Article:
Meet The Goats

The poison ivy and brush controllers on our humble acre are also fiber producers! Nigoras are a cross between Nigerian Dwarf goats, a small milk breed, and Angora goats, a larger fiber breed. Crossing them changes the fiber produced from mohair to a kind of cashmere. We harvest their fiber once per year, in early spring by combing out the undercoat. It is washed, carded and then used in many Bri Weaves works! 

We have four of these beauties, Boon, who is the curliest, is half Angora and half Nigerian Dwarf. He's the cutie pictured, though he's much bigger now. His photo by SavvySnaps was even used in Raising Animals for Fiber by Chris McLaughlin in 2019. Boon is the sweetest of the herd and always waiting, or not waiting, for pets. He is pure white year-round and though he produces the most fiber, it is slightly more rugged. The other three goats are 3/4 Nigerian Dwarf, 1/4 Angora and produce a super fine, light and exquisitely soft fiber. Wally, the alpha, is pretty jerky to the others and a pig around food. While the coat you see is a creamy orange, his undercoat is just off-white. Merlin, named after our sweet family dog that passed, is the most colorful, with variations of brown that change throughout the year. His undercoat is a beautiful gray-brown.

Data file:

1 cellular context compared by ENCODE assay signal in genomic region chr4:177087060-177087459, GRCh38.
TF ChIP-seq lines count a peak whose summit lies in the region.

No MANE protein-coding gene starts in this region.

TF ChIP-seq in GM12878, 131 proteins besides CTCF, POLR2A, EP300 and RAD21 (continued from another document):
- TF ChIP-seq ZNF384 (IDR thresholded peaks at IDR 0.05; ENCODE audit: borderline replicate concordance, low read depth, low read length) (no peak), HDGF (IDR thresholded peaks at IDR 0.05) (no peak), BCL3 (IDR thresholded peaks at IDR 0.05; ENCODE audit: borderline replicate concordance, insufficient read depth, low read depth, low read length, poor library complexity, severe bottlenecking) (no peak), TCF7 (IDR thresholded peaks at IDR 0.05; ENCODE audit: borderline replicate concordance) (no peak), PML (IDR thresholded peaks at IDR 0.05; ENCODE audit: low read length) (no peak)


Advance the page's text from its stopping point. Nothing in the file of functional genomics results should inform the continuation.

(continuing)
Betty is our little black beauty. The only female (don't expect any babies though, the boys are all wethered), named after the mother of the sweet woman who sponsored her. We really only planned on having the first three, but when Betty was available, as was a sponsor, we had to take her. We are so glad because she's been such a sweet addition and her fiber couldn't be more beautiful. In the warmer months she's solid black and her winter coat is like mexican chocolate; black, cocoa and auburn. They love visitors, especially those with treats, so if you're coming for porch shopping gather up your veggie scraps, come around back and say hi!